Marc: As part of a residency program with the PSO’s BRAVO! program, Signum Quartet will be bringing the #quartweet project to the Lawrence Township School District, working with third graders at the Township’s four elementary schools on short compositions. We’ll conduct a workshop with the kids and their teacher, Daniel Beal, to notate their #quartweets on iPads, tweet them, and even perform them! An assembly performance will be given by Signum Quartet for students during school that Wednesday, and a special preview concert including a few elementary school #quartweets will take place at Lawrence High School that Thursday evening, October 1, at 7 pm. We will select one student #quartweet for inclusion in the project’s world-launch concert which will take place at 4:30pm on Sunday, October 4, at the Institute for Advanced Study’s Wolfensohn Hall in Princeton, NJ.
The concert will be streamed live through the Princeton Symphony Orchestra’s website: princetonsymphony.org.
Xandi: Our partnership with the University of Cardiff will include some time spent at the University, and prior to that YouTube tutorials, where we would not only perform quartweets by student composers but give a mini-masterclass on selected quartweets as well.
9. How do you define or count “notes”?
Xandi: Without becoming too technical, our rule of thumb has been that each notehead counts as a note. A notable exception is if multiple noteheads are tied together without a new articulation – this counts as 1 note. Performance directions, time signatures, tempo markings, dynamics, articulation etc. will not be counted. Rests will not be counted either. Only the notes.
10. How we are accommodating the listening habits (and dwindling attention spans) of today?
Matthijs van Dijk, composer of #quartweet no. 1, sums up the situation:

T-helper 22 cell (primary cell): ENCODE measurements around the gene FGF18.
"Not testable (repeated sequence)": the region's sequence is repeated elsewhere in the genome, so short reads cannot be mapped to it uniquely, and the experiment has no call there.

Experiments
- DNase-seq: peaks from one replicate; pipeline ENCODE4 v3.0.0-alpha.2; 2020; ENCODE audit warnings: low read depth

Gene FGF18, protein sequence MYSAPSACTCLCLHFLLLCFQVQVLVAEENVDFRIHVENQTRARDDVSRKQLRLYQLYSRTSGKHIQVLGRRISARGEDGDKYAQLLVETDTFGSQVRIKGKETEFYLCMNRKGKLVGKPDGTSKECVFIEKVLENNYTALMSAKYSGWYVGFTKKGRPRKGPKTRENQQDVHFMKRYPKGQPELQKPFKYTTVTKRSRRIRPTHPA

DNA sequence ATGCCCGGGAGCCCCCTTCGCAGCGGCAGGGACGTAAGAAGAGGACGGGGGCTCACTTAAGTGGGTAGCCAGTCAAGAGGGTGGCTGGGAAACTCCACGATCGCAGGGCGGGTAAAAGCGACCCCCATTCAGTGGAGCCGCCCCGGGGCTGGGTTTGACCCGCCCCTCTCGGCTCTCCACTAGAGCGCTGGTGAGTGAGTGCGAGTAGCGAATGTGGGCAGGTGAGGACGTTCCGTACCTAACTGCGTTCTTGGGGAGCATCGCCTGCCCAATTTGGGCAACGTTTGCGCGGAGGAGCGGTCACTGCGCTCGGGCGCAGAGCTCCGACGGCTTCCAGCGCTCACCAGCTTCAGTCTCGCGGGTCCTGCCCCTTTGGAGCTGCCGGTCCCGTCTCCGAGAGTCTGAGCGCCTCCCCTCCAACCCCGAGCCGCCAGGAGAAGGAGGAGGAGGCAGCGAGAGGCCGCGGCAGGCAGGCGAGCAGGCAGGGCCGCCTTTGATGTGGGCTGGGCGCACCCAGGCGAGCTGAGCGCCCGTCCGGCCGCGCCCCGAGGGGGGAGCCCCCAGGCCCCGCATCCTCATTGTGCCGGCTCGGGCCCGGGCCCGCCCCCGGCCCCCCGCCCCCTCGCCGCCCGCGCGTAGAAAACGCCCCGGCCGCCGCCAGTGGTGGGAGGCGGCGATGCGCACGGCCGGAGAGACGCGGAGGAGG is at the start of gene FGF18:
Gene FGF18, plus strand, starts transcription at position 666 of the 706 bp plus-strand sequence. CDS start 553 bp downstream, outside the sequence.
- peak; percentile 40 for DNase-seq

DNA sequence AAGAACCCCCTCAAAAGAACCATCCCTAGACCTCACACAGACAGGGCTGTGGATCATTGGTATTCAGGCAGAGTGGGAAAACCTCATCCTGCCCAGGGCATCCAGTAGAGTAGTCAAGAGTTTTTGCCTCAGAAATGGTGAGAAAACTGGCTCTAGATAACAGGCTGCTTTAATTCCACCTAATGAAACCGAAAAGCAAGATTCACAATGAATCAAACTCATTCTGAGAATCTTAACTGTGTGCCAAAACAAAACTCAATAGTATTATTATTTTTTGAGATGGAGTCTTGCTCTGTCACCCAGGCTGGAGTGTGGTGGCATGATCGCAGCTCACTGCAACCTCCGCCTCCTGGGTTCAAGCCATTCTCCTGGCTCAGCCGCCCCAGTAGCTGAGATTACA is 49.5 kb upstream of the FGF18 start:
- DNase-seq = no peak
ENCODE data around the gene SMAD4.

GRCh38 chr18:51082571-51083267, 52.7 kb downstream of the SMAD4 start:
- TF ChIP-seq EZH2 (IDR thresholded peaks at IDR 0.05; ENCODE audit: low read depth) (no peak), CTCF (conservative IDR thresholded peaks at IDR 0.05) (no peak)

“On the whole, people nowadays have a shorter attention span than even 5 years ago, with the smartphone revolution in full swing, diverting everyone’s attention with apps and shiny lights. As a composer, I feel that one needs to take this into consideration when creating a new work. Although it is very tempting to emulate the great symphonists of old, I find that audiences often don’t have the patience to sit through a work of a certain length (myself included, and I am a huge Mahler fan…). Therefore, if I write a piece I would consider a “larger” work I tend to keep it to about 20 minutes – the length of a sitcom episode (without commercial breaks), a size everyone has gotten used to. This having been said, I was involved in writing scripts for a series and one of the lessons I took from this experience was how, as a viewer, if one sees a video clip of longer than 5 minutes, one almost considers it as an “investment” of one’s time and must be really committed to viewing it, whereas one wouldn’t really blink an eye at watching something around 3 minutes and less. (Same applies with articles online: if not written in list form or bite-sized chunks one will often find someone has written “TL;DR” [“Too Long; Didn’t Read”] in the comment section below.) Although there is still a place in the concert hall for the “epic” work, I think if one wants to get the attention of a new listener, something shorter can do a lot more good than harm.”